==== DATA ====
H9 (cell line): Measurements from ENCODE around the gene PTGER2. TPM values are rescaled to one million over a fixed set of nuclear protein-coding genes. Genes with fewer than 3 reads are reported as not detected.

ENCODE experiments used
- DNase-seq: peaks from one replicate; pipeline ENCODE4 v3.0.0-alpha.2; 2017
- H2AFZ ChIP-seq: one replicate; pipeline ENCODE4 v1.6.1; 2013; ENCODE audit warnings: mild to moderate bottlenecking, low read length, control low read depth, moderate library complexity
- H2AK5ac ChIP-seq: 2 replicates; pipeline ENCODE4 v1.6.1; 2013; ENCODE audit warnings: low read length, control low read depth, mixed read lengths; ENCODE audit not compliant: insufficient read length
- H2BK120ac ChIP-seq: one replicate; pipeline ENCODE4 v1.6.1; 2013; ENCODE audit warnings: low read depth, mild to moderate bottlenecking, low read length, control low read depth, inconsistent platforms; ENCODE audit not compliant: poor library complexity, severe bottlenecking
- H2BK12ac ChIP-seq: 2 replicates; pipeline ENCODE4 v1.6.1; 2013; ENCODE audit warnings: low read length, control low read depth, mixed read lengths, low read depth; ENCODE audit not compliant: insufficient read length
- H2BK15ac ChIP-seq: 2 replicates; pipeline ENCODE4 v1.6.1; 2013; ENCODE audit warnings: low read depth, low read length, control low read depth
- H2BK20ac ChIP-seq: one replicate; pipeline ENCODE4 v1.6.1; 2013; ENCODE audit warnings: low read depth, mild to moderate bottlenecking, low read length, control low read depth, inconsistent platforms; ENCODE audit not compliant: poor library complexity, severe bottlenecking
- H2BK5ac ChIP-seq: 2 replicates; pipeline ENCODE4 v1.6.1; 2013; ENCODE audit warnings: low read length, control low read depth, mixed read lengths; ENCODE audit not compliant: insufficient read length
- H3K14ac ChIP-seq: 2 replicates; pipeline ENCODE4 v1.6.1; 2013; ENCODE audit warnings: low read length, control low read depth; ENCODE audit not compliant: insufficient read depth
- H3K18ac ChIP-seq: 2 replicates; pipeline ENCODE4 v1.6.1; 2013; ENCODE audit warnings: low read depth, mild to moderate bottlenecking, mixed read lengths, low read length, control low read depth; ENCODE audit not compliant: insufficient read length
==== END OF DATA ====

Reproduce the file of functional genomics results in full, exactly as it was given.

H9 (cell line): Measurements from ENCODE around the gene PTGER2. TPM values are rescaled to one million over a fixed set of nuclear protein-coding genes. Genes with fewer than 3 reads are reported as not detected.

ENCODE experiments used
- DNase-seq: peaks from one replicate; pipeline ENCODE4 v3.0.0-alpha.2; 2017
- H2AFZ ChIP-seq: one replicate; pipeline ENCODE4 v1.6.1; 2013; ENCODE audit warnings: mild to moderate bottlenecking, low read length, control low read depth, moderate library complexity
- H2AK5ac ChIP-seq: 2 replicates; pipeline ENCODE4 v1.6.1; 2013; ENCODE audit warnings: low read length, control low read depth, mixed read lengths; ENCODE audit not compliant: insufficient read length
- H2BK120ac ChIP-seq: one replicate; pipeline ENCODE4 v1.6.1; 2013; ENCODE audit warnings: low read depth, mild to moderate bottlenecking, low read length, control low read depth, inconsistent platforms; ENCODE audit not compliant: poor library complexity, severe bottlenecking
- H2BK12ac ChIP-seq: 2 replicates; pipeline ENCODE4 v1.6.1; 2013; ENCODE audit warnings: low read length, control low read depth, mixed read lengths, low read depth; ENCODE audit not compliant: insufficient read length
- H2BK15ac ChIP-seq: 2 replicates; pipeline ENCODE4 v1.6.1; 2013; ENCODE audit warnings: low read depth, low read length, control low read depth
- H2BK20ac ChIP-seq: one replicate; pipeline ENCODE4 v1.6.1; 2013; ENCODE audit warnings: low read depth, mild to moderate bottlenecking, low read length, control low read depth, inconsistent platforms; ENCODE audit not compliant: poor library complexity, severe bottlenecking
- H2BK5ac ChIP-seq: 2 replicates; pipeline ENCODE4 v1.6.1; 2013; ENCODE audit warnings: low read length, control low read depth, mixed read lengths; ENCODE audit not compliant: insufficient read length
- H3K14ac ChIP-seq: 2 replicates; pipeline ENCODE4 v1.6.1; 2013; ENCODE audit warnings: low read length, control low read depth; ENCODE audit not compliant: insufficient read depth
- H3K18ac ChIP-seq: 2 replicates; pipeline ENCODE4 v1.6.1; 2013; ENCODE audit warnings: low read depth, mild to moderate bottlenecking, mixed read lengths, low read length, control low read depth; ENCODE audit not compliant: insufficient read length